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IS BUY NOW PAY LATER REALLY IN FASHION?

Written by in Business on the / Is Buy Now Pay Later Really in Fashion?

Is Buy Now Pay Later Really in Fashion?


As frequent readers of a style publication, I’m sure you’ve noticed a new method of payment when reaching the end of an online shop. In just a couple of clicks, you can get access to easy credit and delay the bill in a matter of seconds, all through a system known as Buy Now Pay Later (BNPL).


Common examples of BNPL schemes are Klarna, Clearpay and Laybuy. They are becoming an increasingly popular option for those who want to make an instant purchase, without the need to save up. They allow the cost to be spread out, typically over 3 payment instalments. Although undoubtedly a convenience for those looking to split a large payment, the overreliance on these schemes has led to an increasing number of people finding themselves in debt.



In 2019, over 14,000 people came to PayPlan with a Buy Now Pay Later debt, a worrying 45% increase compared to the previous year. And in a recent survey of their clients between the ages of 18 and 34, 70% said they had used a Buy Now Pay Later scheme. A further 73% said that one of the schemes contributed to their debt problem later on. These days, it’s so easy to lose track of your expenses. On one hand, the rise of online banks, and the budgeting tools they offer, can be really helpful. Yet on the other, the quick access to financing options can lead to purchases stacking up, eventually resulting in a missed payment. The terms and conditions attached to the credit offered by BNPL schemes is often misunderstood and unclear, with more evidence suggesting that shoppers are simply unaware of the dangers. Using a recent example of a BBC case study, a 21-year-old student was shocked to find their credit score affected by a late Klarna payment.



Taglines such as "I’ll choose when I pay" are misleading and give consumers a false sense of freedom and power, implying they can borrow what they want without any consequences. These schemes are an introduction to credit for many young people, so is it right that they support the instant gratification approach to spending? The younger generation, arguably their target audience, don’t always understand just how damaging irresponsible borrowing can be to their credit score. There’s also the effect that the spending habits these schemes facilitate have on mental health. It’s no secret that young people today feel under pressure to look and dress a certain way. A prime example of this can be seen on social media, where thanks to Instagram, Snapchat, Twitter and others, retailers have had to speed up their processes and manufacturing, just to cope with how fast the consumer market is changing. Many young people feel the pressure to keep up with these trends and can get themselves into serious financial difficulty by doing so.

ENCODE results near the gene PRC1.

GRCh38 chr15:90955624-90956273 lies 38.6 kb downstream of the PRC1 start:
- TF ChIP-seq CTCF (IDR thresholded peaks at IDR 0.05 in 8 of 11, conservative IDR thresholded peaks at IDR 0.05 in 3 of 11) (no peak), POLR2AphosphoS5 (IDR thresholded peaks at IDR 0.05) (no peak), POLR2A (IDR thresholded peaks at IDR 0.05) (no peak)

In a recent survey, 59% of PayPlan's clients felt their lifestyle choices had been affected in some way by online influencers and 30% said they felt they had overspent due to adverts seen on social media. Klarna and other Buy Now Pay Later schemes are increasingly present on social media platforms, and the frequent exposure to adverts and offers is having a profound impact on users. Also, when you consider that the average person spends over 2 hours a day on social media, its unsurprising that the two are linked. If you’re tempted to use a BNPL scheme, it’s worth asking yourself: 'Would you buy this if you had to pay for it upfront?' Also, does the expense align with your budget for the month the payment is due? Many of these schemes allow for pay dates to be pushed back, which can then throw next month’s budget out of kilter.



In the world of fast fashion, it’s easy to understand why you would want to push back a payment. Through retailers like ASOS, we’ve become so used to next-day deliveries that we’ll do anything to get what we want, when we want it - even if that means paying for something we can’t realistically afford. The good news is that the regulatory bodies are stepping up. These companies have been told that they must provide better information to consumers in their marketing, and appropriately balance the risks with benefits. By doing so, they will hopefully ensure this type of lending doesn’t cause financial harm for future generations. 


Struggling with your finances? Visit www.payplan.com today or call one of their advisers for free on 0800 280 2816.


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